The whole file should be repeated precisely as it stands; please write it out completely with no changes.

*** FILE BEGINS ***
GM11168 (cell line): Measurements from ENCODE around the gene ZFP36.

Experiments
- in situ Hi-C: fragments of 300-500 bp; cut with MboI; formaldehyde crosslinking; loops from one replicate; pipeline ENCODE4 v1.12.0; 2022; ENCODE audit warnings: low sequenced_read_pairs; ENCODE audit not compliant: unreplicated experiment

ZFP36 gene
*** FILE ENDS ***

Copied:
GM11168 (cell line): Measurements from ENCODE around the gene ZFP36.

Experiments
- in situ Hi-C: fragments of 300-500 bp; cut with MboI; formaldehyde crosslinking; loops from one replicate; pipeline ENCODE4 v1.12.0; 2022; ENCODE audit warnings: low sequenced_read_pairs; ENCODE audit not compliant: unreplicated experiment

ZFP36 gene